Until a few years ago, NetSuite relied mostly on partners to provide advanced supply chain management functionality in areas such as warehouse management, forecasting/demand management, inventory management, transportation management, and other capabilities. Over the past few years, they have made some key acquisitions, as well as considerable investments in new development, and as a result have built up some respectable supply chain management capabilities. At this year’s SuiteWorld, enhancements and new capabilities were announced in inventory tracking, warehouse automation, quality control, and change management. To illustrate these new capabilities, NetSuite showed a demo using a hypothetical air conditioner manufacturer who outsourced their manufacturing production:
- Inventory Management — They showed an inventory application that allowed the user to view the BOM4 of a specific AC unit model and drill down into each subassembly to see the amount of inventory for that subassembly by location and in aggregate across the network. They were able to see the breakdown by status of each part/assembly; how many were pending inspection, good, damaged, or quarantined.
- Mobile WMS — We saw a mobile version of WMS (warehouse management system) used to scan and receive a shipment, change the status to ‘pending inspection.’ The app confirmed that all items for that PO had been received. The application also provided functionality for putaway, pick, pack ship, inventory counting, and other WMS functions. It had a clean, simple, and intuitive UI, like we’ve come to expect from the best of our personal phones’ apps.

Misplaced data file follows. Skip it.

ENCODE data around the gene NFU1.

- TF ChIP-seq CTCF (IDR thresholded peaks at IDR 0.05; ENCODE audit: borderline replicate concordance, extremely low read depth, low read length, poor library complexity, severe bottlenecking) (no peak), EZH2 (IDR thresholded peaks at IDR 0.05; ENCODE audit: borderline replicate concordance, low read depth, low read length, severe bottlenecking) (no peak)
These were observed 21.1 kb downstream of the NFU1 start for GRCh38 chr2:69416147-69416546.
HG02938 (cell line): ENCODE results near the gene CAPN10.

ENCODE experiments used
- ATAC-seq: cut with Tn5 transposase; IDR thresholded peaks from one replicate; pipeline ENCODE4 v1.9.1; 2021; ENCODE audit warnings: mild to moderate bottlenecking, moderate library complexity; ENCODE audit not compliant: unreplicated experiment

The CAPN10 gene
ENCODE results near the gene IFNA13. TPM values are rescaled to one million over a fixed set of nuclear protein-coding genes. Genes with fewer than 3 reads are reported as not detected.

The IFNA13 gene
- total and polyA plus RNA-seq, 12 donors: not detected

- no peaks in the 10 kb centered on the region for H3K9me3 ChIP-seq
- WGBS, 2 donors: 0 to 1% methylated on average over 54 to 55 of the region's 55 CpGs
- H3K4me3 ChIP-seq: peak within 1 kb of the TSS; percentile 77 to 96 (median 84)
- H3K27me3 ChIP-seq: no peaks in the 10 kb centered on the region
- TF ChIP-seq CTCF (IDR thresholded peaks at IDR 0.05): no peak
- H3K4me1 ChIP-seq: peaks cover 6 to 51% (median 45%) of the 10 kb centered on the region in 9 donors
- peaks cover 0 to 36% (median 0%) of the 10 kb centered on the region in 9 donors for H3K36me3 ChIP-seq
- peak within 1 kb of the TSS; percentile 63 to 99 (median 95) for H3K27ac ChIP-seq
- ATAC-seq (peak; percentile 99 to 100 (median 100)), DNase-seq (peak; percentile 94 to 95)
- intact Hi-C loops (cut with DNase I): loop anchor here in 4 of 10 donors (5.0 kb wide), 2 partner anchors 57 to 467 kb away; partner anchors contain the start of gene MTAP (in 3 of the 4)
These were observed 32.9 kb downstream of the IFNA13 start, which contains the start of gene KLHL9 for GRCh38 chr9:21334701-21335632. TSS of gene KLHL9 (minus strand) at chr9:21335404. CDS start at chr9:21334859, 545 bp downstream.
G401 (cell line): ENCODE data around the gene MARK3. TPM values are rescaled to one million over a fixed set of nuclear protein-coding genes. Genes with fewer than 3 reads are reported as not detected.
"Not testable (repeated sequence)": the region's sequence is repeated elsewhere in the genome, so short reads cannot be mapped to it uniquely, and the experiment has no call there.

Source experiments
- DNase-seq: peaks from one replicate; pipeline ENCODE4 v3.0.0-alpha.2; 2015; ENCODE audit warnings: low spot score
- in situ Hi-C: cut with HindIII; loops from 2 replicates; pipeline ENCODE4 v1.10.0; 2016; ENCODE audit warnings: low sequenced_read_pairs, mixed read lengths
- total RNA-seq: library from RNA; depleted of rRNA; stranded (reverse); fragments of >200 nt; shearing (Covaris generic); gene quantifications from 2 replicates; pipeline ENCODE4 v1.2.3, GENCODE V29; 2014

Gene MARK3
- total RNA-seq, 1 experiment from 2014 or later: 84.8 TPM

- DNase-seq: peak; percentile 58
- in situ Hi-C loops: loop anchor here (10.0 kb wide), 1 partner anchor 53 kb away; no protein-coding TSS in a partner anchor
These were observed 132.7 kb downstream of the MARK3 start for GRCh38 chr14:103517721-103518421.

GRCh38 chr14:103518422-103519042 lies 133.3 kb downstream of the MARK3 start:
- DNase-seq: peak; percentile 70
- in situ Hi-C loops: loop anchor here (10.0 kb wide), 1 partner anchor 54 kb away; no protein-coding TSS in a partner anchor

- Quality Management — Quality Management features were demoed on a tablet. The quality inspection could be done at the supplier, or at the buyer, or even by a third party inspection firm logging into NetSuite. The application shows locations, items, age, current status (such as quarantined), and priority of the items waiting for inspection (in this case between zero to four). They used the application’s filtering capabilities to find the item that particular inspector needed to inspect next. Then they recorded the results of the inspection. In the demo, the item did not pass inspection so they took a picture to show the problem, changed status to quarantined, and the system generated an email requesting an ECO (Engineering Change Order) to be created.